Mesquite Bug Mosh Pit
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There’s something about today’s image that really attracts me. I don’t know what it is. Some of you may like it, others, not so much.
The insects depicted here are Giant Mesquite Bugs. A few weeks ago I posted a couple of images of the juveniles (5th instar) of these insects. These bugs are adults.
I often say that I find insects to be wonderfully weird. Look closely at almost any insect and you’ll observe appearances and behaviors that are almost totally alien to us. Insects have been around in one form or another for about 300 million years and that’s given them a lot of time in which to evolve unique characteristics.
Mesquite bugs are among the more fascinating insects that I encounter. To begin with, these big (about 1 inch long) bugs have a delightfully strange appearance. Their antennae resemble badminton rackets, they have oddly bulging, almost spherical compound eyes, their mouths look like soda straws, and what’s with the odd patterns of stripes and colors that they sport? But, even more interesting is their behavior. Giant Mesquite Bugs are the cattle of the insect world. Both the young and the adults of this species have a herd instinct. They like to be together. See one of them and you’re likely to see many, generally clustered tightly together, like these bugs, all feeding and mating as a group. Why they’ve evolved this behavior is a good question. I don’t know the answer but I can hazard some possible explanations for these bugs’ herd instinct. Certainly, it’s easier for the boys and girls of this species to find each other if they stay together like this. Group behavior may also provide protection against predators. The larval mesquite bugs supposedly taste horrible and predators avoid them. I suppose that’s true also for the adult bugs. Clustering, as these insects are doing, may advertise to predators that these are mesquite bugs and not worth eating.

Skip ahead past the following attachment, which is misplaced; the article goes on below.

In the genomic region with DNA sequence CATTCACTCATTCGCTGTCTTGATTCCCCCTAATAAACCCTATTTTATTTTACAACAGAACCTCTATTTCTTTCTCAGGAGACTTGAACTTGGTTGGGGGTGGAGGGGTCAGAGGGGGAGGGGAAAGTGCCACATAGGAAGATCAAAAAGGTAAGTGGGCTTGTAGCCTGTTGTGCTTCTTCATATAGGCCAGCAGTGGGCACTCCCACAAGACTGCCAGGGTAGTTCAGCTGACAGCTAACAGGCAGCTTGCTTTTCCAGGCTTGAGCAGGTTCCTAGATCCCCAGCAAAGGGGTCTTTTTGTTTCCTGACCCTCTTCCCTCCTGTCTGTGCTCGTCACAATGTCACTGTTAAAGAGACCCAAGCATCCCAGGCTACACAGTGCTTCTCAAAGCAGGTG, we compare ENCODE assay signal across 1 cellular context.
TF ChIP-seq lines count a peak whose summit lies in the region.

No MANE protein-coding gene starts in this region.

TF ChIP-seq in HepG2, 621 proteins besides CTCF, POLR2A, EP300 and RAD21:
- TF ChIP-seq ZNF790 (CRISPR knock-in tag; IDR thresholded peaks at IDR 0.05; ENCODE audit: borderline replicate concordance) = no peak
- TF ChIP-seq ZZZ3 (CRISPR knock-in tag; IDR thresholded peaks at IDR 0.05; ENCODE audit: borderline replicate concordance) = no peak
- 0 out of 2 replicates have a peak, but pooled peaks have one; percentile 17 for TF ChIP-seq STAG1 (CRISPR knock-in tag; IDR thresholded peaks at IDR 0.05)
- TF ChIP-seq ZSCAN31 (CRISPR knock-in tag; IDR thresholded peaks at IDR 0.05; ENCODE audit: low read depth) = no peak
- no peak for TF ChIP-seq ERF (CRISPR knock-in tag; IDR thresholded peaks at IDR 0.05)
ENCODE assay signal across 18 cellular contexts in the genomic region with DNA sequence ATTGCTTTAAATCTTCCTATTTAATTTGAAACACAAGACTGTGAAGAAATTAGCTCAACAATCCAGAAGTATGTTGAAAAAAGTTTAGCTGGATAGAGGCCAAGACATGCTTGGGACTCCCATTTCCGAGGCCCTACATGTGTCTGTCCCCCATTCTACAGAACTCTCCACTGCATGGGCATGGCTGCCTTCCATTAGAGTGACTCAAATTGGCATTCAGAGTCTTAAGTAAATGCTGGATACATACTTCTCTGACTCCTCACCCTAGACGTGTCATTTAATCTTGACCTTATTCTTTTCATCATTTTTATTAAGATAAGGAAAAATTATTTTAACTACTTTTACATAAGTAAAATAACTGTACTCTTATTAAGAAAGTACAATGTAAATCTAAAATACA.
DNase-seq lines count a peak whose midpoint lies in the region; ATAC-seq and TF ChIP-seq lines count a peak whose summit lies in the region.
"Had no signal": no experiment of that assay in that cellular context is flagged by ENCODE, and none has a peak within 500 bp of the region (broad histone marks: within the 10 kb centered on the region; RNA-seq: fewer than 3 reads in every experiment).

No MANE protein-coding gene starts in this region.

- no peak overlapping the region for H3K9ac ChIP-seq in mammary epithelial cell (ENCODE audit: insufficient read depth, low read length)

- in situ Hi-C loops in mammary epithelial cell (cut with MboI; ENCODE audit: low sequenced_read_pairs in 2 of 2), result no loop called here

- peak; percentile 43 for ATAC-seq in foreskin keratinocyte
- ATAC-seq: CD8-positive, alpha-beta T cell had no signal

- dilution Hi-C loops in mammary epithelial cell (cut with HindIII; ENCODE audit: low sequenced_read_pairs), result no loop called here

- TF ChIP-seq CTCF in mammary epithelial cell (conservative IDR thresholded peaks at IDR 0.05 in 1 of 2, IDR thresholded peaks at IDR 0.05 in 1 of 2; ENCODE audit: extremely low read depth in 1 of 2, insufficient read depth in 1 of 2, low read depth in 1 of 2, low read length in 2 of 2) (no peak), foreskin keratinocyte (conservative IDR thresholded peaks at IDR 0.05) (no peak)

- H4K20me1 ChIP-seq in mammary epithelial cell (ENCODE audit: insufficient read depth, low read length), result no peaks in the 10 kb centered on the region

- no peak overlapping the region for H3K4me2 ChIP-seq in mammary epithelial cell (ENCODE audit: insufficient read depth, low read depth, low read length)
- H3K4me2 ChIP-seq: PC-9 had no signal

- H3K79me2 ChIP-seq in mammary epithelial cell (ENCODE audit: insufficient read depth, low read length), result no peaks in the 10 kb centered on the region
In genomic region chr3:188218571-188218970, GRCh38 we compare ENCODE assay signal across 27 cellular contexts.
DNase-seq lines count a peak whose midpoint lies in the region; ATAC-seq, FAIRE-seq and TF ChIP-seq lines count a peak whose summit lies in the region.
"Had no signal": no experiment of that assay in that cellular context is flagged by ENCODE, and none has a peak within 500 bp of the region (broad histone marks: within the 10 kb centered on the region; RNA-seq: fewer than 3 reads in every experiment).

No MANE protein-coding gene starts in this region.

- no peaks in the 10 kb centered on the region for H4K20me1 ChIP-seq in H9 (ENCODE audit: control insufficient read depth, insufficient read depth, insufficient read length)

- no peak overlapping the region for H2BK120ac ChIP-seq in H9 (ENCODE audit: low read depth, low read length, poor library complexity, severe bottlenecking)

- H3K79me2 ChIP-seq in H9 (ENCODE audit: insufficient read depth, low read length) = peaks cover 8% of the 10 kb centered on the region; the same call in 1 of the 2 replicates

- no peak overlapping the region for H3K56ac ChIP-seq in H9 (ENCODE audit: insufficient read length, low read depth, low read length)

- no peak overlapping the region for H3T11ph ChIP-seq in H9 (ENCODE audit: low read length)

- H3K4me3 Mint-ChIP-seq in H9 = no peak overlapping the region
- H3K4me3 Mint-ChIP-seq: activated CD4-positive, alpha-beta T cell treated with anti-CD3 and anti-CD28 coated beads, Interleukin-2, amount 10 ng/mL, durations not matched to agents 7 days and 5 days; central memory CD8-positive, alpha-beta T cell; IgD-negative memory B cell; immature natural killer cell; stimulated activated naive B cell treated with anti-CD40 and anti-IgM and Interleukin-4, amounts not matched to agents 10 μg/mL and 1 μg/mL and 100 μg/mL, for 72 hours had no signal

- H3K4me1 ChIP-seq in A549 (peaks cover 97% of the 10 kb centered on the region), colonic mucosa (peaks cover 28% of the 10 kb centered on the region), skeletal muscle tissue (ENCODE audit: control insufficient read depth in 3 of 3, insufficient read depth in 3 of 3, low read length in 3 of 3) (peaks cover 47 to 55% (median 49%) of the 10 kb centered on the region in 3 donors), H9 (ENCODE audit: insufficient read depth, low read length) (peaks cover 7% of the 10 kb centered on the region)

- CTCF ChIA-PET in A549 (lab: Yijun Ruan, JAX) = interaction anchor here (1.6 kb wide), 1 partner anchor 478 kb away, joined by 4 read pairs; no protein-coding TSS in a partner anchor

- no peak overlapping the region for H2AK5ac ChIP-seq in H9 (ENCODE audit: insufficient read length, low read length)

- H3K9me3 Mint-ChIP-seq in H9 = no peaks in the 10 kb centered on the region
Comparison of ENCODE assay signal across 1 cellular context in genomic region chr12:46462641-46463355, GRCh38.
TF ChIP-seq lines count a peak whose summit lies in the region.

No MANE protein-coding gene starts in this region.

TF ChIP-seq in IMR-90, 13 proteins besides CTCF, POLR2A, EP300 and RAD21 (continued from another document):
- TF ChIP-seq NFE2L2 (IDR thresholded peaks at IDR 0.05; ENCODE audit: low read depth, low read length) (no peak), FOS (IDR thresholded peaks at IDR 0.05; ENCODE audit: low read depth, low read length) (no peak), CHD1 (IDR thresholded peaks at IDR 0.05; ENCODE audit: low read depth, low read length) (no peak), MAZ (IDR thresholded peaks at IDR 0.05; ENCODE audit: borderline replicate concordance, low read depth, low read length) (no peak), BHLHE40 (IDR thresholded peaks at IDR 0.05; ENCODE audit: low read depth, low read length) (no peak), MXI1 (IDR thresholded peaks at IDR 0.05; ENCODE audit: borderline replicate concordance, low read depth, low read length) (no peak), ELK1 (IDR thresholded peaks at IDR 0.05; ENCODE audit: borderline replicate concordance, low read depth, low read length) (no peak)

Image made with a Canon 5DS-R, 180mm f3.5L Macro Lens assisted by Canon 600EX-RT Speedlite, supported and stabilized by monopod, M setting, ISO 250, f11 @ 1/200.